At the recent World Economic Conference in Hanoi, Viet Nam, Aung San Suu Kyi defended the 3 September conviction and sentencing of Reuters reporters Wa Lone and Kyaw Soe Oo and invited anyone who believes in the rule of law to point out why the judgment was problematic. 52 IFEX members and other groups have taken her up on this invitation.
Aung San Suu Kyi
Recently, at the World Economic Conference in Hanoi, Viet Nam, you defended the September 3 conviction and sentencing of Reuters reporters Wa Lone and Kyaw Soe Oo for violating the Official Secrets Act, and invited anyone who believes in the rule of law to point out why the judgment was problematic. As a concerned group of more than 50 human rights and free expression organizations from around the world, we would like to take this opportunity to respond to your invitation and to call for Wa Lone and Kyaw Soe Oo’s immediate and unconditional release.
First and foremost, contrary to your comments, the case is a clear attempt to restrict freedom of expression and independent journalism in Myanmar. Wa Lone and Kyaw Soe Oo were arrested on December 12, 2017, in the course of doing their job as professional journalists: investigating military operations in northern Rakhine State. Specifically, the two men were investigating a massacre that took place in the village of Inn Din, during which 10 Rohingya men and boys were summarily executed by the security forces—a crime which the military later admitted to. This investigation—which came at a time when the Myanmar military and the civilian-led government rejected mounting reports of human rights violations in northern Rakhine State—was clearly in the public interest, and still is.
The law that was then used to prosecute them—the colonial-era Official Secrets Act—is one of a number of repressive laws that have been used to prosecute journalists and stymie media freedom. The Act is broadly worded, and grants wide powers to the government to determine what classifies as a “secret”—indeed, the entire Act goes well beyond the restrictions on the right to freedom of expression which are permitted under international human rights law on the grounds of national security.
Even within the terms of the Act itself, for a conviction under Section 3.1 (c), evidence should demonstrate that the accused had in their possession secret documents that “might be or is intended to be, directly or indirectly, useful to an enemy.” However, evidence and testimony presented during the pre-trial and trial hearings failed to demonstrate this was the case and instead established the following facts:
• The documents Wa Lone and Kyaw Soe Oo are accused of possessing are not secret, but contain information already in the public domain;
• There is no evidence of intent to turn documents over to an enemy or to harm the country;
• Police testimony regarding the circumstances of their arrest was contradictory;
• Moreover, a police whistleblower credibly testified that the two journalists had been framed: namely, that police were ordered by their superiors to invite Wa Lone to a meeting so he could be handed documents and then immediately arrested;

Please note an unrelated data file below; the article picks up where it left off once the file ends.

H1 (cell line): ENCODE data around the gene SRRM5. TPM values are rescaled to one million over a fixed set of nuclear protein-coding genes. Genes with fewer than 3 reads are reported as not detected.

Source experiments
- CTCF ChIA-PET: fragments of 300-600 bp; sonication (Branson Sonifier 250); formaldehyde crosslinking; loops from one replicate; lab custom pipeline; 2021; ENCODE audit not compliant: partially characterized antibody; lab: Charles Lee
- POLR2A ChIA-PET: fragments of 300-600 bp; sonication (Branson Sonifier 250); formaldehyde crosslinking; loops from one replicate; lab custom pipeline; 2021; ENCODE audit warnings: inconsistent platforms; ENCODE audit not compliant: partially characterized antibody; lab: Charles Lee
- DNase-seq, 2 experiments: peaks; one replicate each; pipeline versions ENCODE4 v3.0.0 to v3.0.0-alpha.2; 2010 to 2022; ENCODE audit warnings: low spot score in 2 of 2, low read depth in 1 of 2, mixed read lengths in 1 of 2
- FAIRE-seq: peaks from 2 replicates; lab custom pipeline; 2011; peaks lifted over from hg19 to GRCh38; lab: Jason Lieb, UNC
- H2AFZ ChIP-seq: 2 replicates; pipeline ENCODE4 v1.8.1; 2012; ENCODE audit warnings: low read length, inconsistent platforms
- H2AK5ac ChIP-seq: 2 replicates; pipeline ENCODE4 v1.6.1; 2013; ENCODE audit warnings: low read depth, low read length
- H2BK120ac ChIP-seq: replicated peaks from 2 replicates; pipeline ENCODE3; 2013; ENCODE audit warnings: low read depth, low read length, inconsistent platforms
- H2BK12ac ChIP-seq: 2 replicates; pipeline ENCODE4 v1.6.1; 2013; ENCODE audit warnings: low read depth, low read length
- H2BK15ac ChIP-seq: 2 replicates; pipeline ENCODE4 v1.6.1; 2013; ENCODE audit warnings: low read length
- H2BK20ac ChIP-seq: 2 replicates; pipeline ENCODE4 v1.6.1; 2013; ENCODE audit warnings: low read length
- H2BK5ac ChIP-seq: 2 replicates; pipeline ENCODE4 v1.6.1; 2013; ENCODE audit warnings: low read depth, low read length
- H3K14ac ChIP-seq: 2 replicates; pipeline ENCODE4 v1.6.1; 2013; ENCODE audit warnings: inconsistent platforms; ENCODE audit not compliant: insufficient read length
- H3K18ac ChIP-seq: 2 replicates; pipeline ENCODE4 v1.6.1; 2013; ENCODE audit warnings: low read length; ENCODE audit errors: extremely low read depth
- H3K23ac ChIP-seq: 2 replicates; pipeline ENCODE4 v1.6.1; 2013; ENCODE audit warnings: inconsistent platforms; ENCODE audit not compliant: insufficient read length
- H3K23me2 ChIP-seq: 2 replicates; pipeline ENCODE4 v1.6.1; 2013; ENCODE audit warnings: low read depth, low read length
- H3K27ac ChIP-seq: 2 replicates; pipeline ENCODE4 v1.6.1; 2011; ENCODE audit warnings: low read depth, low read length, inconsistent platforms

• Wa Lone and Kyaw Soe Oo were subject to ill-treatment after their initial arrest, including incommunicado detention for two weeks, hooding, and sleep deprivation.
In summary, we believe that that Wa Lone and Kyaw Soe Oo should never have been arrested in the first place, let alone prosecuted, convicted and imprisoned. Their trial, which was already manifestly unfair, was made more so by the repeated failure to uphold key tenets of the rule of law and to build a convincing evidence-based case against these journalists.
We therefore call on the Myanmar authorities to immediately and unconditionally release these two men, and reject the convictions against them. We further urge your government to work towards the swift review and amendment of all laws that can be used to unlawfully restrict the right to freedom of expression, so as to bring them into line with international human rights law and standards.
Adil Soz – International Foundation for Protection of Freedom of Speech
Afghanistan Journalists Center (AFJC)
Africa Freedom of Information Centre (AFIC)
Albanian Media Institute
Americans for Democracy & Human Rights in Bahrain (ADHRB)
Association for Freedom of Thought and Expression (AFTE)
Bytes for All (B4A)
Cambodian Center for Human Rights (CCHR)
Cartoonists Rights Network International (CRNI)
Center for Media Freedom and Responsibility (CMFR)
Centre for Independent Journalism (CIJ)
Committee to Protect Journalists (CPJ)
Fundamedios – Andean Foundation for Media Observation and Study
Globe International Center
Human Rights Watch (HRW)
Independent Journalism Center (IJC)
Index on Censorship
Initiative for Freedom of Expression – Turkey
International Federation of Journalists (IFJ)
International Press Institute (IPI)
Media, Entertainment and Arts Alliance
Media Foundation for West Africa (MFWA)
Media Institute of Southern Africa (MISA)
Media Rights Agenda (MRA)
Pakistan Press Foundation
Reporters Without Borders (RSF)
Southeast Asian Press Alliance (SEAPA)
South East Europe Media Organisation
Vigilance for Democracy and the Civic State
World Association of Newspapers and News Publishers
Athan – Freedom of Expression Activist Organization
Burma Campaign UK
Civil Rights Defenders
Free Expression Myanmar
Myanmar Media Lawyers’ Network
Norwegian Myanmar Committee
Society for Threatened Peoples – Germany
South East Asian Journalist Unions (SEAJU)
The Swedish Burma Committee